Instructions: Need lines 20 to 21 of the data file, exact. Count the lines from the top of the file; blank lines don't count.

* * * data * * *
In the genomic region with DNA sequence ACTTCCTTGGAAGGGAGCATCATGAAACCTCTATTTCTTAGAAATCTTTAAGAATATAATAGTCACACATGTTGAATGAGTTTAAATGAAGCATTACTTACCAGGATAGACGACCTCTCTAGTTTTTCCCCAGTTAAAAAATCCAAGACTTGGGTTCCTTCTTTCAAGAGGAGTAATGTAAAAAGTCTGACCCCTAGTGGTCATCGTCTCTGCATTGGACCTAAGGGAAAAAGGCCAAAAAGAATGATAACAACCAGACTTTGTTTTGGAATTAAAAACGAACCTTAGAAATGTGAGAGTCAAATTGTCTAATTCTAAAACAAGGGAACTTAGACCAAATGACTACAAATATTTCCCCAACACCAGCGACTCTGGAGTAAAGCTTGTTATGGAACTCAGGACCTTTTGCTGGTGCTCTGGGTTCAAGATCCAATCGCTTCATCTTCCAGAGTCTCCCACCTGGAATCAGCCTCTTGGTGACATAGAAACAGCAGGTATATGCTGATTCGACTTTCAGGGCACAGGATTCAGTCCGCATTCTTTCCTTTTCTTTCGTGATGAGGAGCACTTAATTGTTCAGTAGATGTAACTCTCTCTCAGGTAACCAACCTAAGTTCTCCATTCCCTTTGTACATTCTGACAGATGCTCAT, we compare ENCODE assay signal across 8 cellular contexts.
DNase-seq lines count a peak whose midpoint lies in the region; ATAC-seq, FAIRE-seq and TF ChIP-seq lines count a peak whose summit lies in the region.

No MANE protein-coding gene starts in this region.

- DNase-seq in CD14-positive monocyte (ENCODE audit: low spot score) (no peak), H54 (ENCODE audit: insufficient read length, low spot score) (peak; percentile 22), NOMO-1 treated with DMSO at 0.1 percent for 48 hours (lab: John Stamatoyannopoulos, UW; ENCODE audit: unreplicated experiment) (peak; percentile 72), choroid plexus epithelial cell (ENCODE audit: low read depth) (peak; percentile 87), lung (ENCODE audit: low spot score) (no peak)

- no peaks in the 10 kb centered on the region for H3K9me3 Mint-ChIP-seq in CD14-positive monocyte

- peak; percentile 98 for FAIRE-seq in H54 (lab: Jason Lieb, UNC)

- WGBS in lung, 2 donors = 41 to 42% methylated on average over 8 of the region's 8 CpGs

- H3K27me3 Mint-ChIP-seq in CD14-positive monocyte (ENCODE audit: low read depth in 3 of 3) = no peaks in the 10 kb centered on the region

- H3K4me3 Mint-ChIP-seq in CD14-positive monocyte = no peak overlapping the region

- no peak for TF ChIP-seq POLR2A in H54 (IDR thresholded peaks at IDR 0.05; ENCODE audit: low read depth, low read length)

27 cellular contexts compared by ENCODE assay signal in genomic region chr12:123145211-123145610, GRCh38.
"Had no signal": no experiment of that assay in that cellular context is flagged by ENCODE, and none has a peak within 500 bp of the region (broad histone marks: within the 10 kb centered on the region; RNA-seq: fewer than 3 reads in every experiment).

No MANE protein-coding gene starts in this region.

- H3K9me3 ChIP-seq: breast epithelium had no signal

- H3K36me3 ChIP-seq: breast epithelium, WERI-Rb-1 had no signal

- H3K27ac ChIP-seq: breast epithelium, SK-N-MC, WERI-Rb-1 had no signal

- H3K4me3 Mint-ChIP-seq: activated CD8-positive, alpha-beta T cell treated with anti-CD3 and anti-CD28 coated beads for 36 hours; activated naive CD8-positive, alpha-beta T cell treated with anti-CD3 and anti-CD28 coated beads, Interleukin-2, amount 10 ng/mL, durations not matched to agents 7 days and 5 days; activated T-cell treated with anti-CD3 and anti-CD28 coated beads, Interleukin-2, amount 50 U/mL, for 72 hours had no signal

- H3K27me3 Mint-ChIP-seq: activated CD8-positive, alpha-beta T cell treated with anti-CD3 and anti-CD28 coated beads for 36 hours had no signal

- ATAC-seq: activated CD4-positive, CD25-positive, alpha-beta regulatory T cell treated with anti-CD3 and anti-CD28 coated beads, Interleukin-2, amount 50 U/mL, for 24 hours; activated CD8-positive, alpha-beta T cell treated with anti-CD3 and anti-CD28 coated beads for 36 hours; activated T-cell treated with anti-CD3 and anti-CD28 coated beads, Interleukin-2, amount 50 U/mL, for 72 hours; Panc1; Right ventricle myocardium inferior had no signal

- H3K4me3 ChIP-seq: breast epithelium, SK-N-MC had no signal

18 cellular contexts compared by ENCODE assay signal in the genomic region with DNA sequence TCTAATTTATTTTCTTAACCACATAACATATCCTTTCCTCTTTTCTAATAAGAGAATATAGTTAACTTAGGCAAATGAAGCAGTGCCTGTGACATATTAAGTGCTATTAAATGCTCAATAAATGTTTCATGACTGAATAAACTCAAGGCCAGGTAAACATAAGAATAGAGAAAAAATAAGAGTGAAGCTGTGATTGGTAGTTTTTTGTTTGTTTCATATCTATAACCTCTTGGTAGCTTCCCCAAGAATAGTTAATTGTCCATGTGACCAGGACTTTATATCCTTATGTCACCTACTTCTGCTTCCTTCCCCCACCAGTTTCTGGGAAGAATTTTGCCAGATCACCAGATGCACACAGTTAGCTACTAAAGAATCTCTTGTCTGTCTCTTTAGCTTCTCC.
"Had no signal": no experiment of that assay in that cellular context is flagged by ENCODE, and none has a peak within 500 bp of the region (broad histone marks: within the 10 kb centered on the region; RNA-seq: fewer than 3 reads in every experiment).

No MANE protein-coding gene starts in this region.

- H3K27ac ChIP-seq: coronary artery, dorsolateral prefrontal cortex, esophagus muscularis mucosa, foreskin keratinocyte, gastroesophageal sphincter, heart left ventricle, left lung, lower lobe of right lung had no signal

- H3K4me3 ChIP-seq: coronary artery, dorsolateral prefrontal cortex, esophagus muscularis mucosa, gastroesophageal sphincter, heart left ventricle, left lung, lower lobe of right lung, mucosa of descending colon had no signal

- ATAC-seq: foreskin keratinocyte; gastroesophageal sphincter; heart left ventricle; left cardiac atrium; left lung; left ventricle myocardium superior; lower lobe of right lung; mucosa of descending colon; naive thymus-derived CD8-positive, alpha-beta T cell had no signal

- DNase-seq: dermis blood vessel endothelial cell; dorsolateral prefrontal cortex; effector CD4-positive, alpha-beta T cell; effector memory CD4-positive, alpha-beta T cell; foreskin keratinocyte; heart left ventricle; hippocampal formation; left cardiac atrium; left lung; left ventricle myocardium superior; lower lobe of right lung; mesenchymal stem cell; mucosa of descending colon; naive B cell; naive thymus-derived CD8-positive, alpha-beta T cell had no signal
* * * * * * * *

- H3K4me3 ChIP-seq: breast epithelium, SK-N-MC had no signal

18 cellular contexts compared by ENCODE assay signal in the genomic region with DNA sequence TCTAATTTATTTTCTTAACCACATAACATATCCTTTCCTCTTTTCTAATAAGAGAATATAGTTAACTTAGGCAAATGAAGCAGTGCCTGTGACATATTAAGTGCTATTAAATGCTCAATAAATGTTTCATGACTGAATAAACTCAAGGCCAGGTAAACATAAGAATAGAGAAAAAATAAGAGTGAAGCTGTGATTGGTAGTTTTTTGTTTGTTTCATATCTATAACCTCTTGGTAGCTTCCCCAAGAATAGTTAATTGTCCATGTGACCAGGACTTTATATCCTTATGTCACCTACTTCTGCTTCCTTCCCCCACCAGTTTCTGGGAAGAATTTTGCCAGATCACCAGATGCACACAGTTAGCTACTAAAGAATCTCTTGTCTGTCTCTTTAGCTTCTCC.